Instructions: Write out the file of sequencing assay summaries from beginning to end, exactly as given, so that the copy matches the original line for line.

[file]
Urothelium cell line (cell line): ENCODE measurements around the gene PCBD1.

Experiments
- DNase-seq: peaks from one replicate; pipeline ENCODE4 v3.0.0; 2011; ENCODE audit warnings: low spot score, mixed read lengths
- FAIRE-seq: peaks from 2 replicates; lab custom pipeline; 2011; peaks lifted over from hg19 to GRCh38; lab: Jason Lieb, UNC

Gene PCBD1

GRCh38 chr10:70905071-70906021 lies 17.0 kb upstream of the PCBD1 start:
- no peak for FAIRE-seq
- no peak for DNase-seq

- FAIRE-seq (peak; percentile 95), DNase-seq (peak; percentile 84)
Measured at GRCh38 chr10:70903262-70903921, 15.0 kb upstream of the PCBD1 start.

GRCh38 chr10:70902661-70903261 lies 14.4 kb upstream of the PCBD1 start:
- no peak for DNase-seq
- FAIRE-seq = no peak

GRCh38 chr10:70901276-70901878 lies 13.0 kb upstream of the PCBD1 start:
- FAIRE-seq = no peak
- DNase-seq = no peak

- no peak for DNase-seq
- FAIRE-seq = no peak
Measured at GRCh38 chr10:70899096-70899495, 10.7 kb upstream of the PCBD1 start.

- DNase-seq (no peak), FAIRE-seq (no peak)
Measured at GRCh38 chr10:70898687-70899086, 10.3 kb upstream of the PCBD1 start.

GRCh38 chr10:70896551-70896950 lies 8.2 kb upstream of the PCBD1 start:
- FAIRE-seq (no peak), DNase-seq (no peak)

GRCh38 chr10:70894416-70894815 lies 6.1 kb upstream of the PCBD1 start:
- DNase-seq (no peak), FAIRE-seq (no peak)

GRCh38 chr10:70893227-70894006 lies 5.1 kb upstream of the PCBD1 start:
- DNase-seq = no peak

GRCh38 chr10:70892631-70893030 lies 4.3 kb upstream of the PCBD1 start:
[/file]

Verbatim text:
Urothelium cell line (cell line): ENCODE measurements around the gene PCBD1.

Experiments
- DNase-seq: peaks from one replicate; pipeline ENCODE4 v3.0.0; 2011; ENCODE audit warnings: low spot score, mixed read lengths
- FAIRE-seq: peaks from 2 replicates; lab custom pipeline; 2011; peaks lifted over from hg19 to GRCh38; lab: Jason Lieb, UNC

Gene PCBD1

GRCh38 chr10:70905071-70906021 lies 17.0 kb upstream of the PCBD1 start:
- no peak for FAIRE-seq
- no peak for DNase-seq

- FAIRE-seq (peak; percentile 95), DNase-seq (peak; percentile 84)
Measured at GRCh38 chr10:70903262-70903921, 15.0 kb upstream of the PCBD1 start.

GRCh38 chr10:70902661-70903261 lies 14.4 kb upstream of the PCBD1 start:
- no peak for DNase-seq
- FAIRE-seq = no peak

GRCh38 chr10:70901276-70901878 lies 13.0 kb upstream of the PCBD1 start:
- FAIRE-seq = no peak
- DNase-seq = no peak

- no peak for DNase-seq
- FAIRE-seq = no peak
Measured at GRCh38 chr10:70899096-70899495, 10.7 kb upstream of the PCBD1 start.

- DNase-seq (no peak), FAIRE-seq (no peak)
Measured at GRCh38 chr10:70898687-70899086, 10.3 kb upstream of the PCBD1 start.

GRCh38 chr10:70896551-70896950 lies 8.2 kb upstream of the PCBD1 start:
- FAIRE-seq (no peak), DNase-seq (no peak)

GRCh38 chr10:70894416-70894815 lies 6.1 kb upstream of the PCBD1 start:
- DNase-seq (no peak), FAIRE-seq (no peak)

GRCh38 chr10:70893227-70894006 lies 5.1 kb upstream of the PCBD1 start:
- DNase-seq = no peak

GRCh38 chr10:70892631-70893030 lies 4.3 kb upstream of the PCBD1 start: